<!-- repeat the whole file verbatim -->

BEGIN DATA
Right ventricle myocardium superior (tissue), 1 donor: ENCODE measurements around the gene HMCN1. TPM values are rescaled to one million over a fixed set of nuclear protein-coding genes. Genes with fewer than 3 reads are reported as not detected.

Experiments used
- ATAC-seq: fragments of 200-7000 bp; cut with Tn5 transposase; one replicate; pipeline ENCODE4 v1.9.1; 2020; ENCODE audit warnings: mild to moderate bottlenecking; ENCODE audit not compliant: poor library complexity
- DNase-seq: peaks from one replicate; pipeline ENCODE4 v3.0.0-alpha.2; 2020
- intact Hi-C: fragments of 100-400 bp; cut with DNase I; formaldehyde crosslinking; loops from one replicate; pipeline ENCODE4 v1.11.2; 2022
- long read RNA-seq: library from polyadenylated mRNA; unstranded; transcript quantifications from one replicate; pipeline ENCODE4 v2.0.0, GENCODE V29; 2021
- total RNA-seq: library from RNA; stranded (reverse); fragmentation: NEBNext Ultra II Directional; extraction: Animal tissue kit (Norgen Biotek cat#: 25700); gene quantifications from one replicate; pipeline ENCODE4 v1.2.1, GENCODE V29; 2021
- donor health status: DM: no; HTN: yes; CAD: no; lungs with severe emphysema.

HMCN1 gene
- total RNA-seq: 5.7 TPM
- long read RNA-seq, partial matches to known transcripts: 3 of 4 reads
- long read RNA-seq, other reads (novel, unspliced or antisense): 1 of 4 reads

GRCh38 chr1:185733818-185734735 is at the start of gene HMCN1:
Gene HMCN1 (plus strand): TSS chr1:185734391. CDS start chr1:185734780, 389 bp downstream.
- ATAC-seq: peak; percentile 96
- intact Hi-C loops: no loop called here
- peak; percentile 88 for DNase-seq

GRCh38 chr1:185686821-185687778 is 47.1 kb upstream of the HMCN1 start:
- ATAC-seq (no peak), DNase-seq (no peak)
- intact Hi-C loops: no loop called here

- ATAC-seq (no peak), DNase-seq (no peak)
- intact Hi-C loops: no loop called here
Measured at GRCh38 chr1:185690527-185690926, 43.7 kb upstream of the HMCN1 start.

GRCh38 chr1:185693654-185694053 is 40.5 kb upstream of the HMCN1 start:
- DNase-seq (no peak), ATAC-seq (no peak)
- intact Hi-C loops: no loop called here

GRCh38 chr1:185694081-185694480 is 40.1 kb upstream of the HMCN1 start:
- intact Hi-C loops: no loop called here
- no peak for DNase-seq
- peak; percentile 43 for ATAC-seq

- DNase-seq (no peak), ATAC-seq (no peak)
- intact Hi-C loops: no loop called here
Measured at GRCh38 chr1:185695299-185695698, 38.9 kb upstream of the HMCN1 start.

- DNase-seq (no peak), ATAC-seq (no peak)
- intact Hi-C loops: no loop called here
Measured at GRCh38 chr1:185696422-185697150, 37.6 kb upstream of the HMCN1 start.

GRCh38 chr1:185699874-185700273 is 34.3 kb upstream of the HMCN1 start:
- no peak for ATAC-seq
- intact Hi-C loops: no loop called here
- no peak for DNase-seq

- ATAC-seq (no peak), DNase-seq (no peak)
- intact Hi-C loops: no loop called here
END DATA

Right ventricle myocardium superior (tissue), 1 donor: ENCODE measurements around the gene HMCN1. TPM values are rescaled to one million over a fixed set of nuclear protein-coding genes. Genes with fewer than 3 reads are reported as not detected.

Experiments used
- ATAC-seq: fragments of 200-7000 bp; cut with Tn5 transposase; one replicate; pipeline ENCODE4 v1.9.1; 2020; ENCODE audit warnings: mild to moderate bottlenecking; ENCODE audit not compliant: poor library complexity
- DNase-seq: peaks from one replicate; pipeline ENCODE4 v3.0.0-alpha.2; 2020
- intact Hi-C: fragments of 100-400 bp; cut with DNase I; formaldehyde crosslinking; loops from one replicate; pipeline ENCODE4 v1.11.2; 2022
- long read RNA-seq: library from polyadenylated mRNA; unstranded; transcript quantifications from one replicate; pipeline ENCODE4 v2.0.0, GENCODE V29; 2021
- total RNA-seq: library from RNA; stranded (reverse); fragmentation: NEBNext Ultra II Directional; extraction: Animal tissue kit (Norgen Biotek cat#: 25700); gene quantifications from one replicate; pipeline ENCODE4 v1.2.1, GENCODE V29; 2021
- donor health status: DM: no; HTN: yes; CAD: no; lungs with severe emphysema.

HMCN1 gene
- total RNA-seq: 5.7 TPM
- long read RNA-seq, partial matches to known transcripts: 3 of 4 reads
- long read RNA-seq, other reads (novel, unspliced or antisense): 1 of 4 reads

GRCh38 chr1:185733818-185734735 is at the start of gene HMCN1:
Gene HMCN1 (plus strand): TSS chr1:185734391. CDS start chr1:185734780, 389 bp downstream.
- ATAC-seq: peak; percentile 96
- intact Hi-C loops: no loop called here
- peak; percentile 88 for DNase-seq

GRCh38 chr1:185686821-185687778 is 47.1 kb upstream of the HMCN1 start:
- ATAC-seq (no peak), DNase-seq (no peak)
- intact Hi-C loops: no loop called here

- ATAC-seq (no peak), DNase-seq (no peak)
- intact Hi-C loops: no loop called here
Measured at GRCh38 chr1:185690527-185690926, 43.7 kb upstream of the HMCN1 start.

GRCh38 chr1:185693654-185694053 is 40.5 kb upstream of the HMCN1 start:
- DNase-seq (no peak), ATAC-seq (no peak)
- intact Hi-C loops: no loop called here

GRCh38 chr1:185694081-185694480 is 40.1 kb upstream of the HMCN1 start:
- intact Hi-C loops: no loop called here
- no peak for DNase-seq
- peak; percentile 43 for ATAC-seq

- DNase-seq (no peak), ATAC-seq (no peak)
- intact Hi-C loops: no loop called here
Measured at GRCh38 chr1:185695299-185695698, 38.9 kb upstream of the HMCN1 start.

- DNase-seq (no peak), ATAC-seq (no peak)
- intact Hi-C loops: no loop called here
Measured at GRCh38 chr1:185696422-185697150, 37.6 kb upstream of the HMCN1 start.

GRCh38 chr1:185699874-185700273 is 34.3 kb upstream of the HMCN1 start:
- no peak for ATAC-seq
- intact Hi-C loops: no loop called here
- no peak for DNase-seq

- ATAC-seq (no peak), DNase-seq (no peak)
- intact Hi-C loops: no loop called here